Harrisburg – The Board of Governors of Pennsylvania’s State System of Higher Education today unanimously selected Bashar W. Hanna to be the next president of Bloomsburg University of Pennsylvania, effective July 7.
Hanna is a professor of biology and former vice president for academic affairs and dean of faculty at Delaware Valley University in Doylestown. He previously was associate provost at Ithaca College and dean of the College of Liberal Arts and Sciences and interim provost at Kutztown University of Pennsylvania.
“Bashar Hanna has a broad range of both teaching and administrative experience, and has worked closely throughout his career with both students and faculty,” said Board of Governors Chair Cynthia D. Shapira. “With his vast array of skills, his knowledge and his experience, we are confident he will be an excellent leader for Bloomsburg University.”
As vice president for academic affairs at Delaware Valley, Hanna helped implement a $60 million capital campaign; launched a number of new undergraduate and graduate programs, including the school’s first doctoral degree; and created articulation agreements with five Pennsylvania community colleges, leading to a 40 percent increase in transfer students. Delaware Valley achieved university status during his tenure as vice president and dean of faculty.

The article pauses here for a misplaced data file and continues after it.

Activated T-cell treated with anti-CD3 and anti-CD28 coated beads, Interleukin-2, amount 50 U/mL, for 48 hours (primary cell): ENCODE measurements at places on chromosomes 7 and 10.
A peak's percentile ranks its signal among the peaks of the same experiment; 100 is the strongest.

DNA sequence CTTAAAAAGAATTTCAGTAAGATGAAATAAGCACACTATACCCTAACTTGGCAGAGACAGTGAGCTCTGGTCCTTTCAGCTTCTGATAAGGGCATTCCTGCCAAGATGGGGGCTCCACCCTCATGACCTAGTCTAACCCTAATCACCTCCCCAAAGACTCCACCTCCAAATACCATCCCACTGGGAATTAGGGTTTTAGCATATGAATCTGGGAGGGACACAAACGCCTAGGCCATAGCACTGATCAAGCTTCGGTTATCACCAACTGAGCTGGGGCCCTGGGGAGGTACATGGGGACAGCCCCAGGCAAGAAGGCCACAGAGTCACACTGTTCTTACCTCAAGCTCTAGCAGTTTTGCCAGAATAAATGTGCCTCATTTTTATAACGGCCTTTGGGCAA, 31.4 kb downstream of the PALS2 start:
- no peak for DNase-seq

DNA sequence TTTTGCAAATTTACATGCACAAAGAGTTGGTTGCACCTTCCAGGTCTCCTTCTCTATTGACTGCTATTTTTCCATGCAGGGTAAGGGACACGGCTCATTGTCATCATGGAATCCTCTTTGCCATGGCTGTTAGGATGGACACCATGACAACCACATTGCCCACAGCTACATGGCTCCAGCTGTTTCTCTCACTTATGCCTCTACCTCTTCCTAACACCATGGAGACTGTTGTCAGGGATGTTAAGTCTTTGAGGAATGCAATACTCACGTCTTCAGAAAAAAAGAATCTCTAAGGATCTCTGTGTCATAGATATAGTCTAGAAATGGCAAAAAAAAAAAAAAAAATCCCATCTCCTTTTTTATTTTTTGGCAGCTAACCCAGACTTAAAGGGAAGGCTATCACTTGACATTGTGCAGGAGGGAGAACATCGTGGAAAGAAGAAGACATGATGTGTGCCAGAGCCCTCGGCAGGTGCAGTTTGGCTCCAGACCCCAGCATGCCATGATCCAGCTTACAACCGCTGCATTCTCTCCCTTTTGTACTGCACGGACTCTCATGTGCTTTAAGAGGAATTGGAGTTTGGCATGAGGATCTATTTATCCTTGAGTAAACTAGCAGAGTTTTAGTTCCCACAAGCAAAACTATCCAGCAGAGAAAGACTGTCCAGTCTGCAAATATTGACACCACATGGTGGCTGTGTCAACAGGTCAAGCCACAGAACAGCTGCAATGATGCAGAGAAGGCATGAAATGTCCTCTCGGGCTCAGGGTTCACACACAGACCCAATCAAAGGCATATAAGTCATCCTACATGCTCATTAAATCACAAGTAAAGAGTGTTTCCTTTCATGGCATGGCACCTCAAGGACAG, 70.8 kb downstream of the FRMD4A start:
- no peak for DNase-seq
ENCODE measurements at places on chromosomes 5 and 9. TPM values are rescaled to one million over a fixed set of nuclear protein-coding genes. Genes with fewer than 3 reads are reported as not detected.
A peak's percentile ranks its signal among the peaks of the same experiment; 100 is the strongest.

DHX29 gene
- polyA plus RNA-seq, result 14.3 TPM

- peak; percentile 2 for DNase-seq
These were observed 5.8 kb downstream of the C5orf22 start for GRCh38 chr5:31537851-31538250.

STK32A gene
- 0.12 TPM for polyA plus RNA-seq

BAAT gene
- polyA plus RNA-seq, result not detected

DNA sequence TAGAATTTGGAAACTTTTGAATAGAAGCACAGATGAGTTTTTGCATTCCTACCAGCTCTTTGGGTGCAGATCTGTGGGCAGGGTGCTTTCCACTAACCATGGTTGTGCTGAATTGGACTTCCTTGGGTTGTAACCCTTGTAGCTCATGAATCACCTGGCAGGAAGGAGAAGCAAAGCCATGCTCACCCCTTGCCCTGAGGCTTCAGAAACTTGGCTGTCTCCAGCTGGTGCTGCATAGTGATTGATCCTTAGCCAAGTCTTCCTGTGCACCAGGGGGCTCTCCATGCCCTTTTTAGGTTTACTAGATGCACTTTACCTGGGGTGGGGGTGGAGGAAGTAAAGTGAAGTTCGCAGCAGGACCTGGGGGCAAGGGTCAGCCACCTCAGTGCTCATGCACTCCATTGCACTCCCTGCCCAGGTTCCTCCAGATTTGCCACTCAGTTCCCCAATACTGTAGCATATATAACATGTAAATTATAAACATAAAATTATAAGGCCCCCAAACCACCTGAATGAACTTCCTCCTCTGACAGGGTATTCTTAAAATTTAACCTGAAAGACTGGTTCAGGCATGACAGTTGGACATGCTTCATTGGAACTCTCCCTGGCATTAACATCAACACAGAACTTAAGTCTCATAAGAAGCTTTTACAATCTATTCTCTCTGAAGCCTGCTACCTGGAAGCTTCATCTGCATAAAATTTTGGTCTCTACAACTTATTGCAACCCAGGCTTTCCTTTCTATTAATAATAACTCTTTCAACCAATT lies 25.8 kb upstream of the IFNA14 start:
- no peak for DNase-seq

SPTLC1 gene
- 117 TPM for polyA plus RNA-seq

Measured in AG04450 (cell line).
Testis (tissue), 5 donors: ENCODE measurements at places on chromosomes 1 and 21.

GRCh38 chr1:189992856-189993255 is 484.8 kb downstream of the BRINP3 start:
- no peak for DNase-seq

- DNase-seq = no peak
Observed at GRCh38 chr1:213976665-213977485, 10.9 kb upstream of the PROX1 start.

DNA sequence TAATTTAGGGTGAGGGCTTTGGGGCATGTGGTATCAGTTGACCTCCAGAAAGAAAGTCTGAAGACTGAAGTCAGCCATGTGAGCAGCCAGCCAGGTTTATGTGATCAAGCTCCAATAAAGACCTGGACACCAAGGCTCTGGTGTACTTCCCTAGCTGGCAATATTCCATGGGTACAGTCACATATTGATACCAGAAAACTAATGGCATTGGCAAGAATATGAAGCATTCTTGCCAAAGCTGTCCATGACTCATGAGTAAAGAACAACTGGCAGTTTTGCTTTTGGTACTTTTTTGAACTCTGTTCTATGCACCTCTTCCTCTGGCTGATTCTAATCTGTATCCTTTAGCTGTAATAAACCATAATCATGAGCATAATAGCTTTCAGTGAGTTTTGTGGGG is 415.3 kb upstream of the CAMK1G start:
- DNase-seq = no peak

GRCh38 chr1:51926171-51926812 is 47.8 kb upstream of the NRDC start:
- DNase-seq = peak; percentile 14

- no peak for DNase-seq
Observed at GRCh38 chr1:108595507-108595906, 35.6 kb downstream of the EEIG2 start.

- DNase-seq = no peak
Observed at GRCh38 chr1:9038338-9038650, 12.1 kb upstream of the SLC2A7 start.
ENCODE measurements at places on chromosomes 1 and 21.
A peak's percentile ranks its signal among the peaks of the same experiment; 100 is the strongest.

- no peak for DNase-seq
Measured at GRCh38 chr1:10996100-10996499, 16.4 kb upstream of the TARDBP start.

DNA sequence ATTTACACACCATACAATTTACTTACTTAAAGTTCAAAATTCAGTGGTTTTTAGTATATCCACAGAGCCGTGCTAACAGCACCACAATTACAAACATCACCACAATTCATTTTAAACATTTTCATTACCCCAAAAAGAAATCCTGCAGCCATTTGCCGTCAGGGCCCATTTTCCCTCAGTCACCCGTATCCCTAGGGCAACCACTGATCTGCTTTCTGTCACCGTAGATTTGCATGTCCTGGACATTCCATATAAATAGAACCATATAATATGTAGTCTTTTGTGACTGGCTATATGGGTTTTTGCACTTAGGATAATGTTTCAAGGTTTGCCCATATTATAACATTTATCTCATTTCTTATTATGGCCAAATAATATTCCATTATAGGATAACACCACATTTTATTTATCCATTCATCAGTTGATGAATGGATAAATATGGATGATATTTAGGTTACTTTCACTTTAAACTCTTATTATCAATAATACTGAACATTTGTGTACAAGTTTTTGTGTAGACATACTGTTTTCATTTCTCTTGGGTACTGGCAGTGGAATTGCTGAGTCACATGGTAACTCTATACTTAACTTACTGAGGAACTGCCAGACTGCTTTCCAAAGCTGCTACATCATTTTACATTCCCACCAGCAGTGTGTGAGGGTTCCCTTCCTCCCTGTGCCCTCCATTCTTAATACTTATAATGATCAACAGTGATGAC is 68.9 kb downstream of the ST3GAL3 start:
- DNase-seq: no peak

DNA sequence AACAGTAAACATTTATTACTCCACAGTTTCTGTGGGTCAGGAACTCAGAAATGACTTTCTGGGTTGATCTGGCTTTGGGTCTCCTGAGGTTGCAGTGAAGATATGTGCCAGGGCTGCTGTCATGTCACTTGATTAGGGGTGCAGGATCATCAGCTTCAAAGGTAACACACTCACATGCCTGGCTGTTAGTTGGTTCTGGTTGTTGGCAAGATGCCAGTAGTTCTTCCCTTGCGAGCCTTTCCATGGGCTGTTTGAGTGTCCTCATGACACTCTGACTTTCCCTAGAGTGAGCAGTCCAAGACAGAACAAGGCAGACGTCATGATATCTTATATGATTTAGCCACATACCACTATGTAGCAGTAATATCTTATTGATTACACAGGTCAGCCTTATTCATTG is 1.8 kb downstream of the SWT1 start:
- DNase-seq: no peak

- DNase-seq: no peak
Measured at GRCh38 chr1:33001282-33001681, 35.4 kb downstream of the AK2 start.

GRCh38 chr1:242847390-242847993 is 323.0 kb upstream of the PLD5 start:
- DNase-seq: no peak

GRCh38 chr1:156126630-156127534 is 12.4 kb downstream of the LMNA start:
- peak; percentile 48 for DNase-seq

“Success—both personal and institutional—has been a hallmark of President-select Hanna’s career,” said State System Chancellor Frank T. Brogan. “He will be a valuable addition to our presidential leadership team. I look forward to working with him on behalf of the university and the entire State System.”
Hanna said he is honored to have been selected to serve as Bloomsburg’s next president and looks forward to returning to the State System.
“I am grateful to the Bloomsburg University family, especially the presidential search committee and Council of Trustees, and to Chancellor Brogan and his team as well as the Board of Governors for selecting me to serve as the 19th president of this wonderful university,” Hanna said. “I look forward to collaborating with Bloomsburg’s highly accomplished faculty, staff and administrators to help our students realize their personal and professional aspirations.”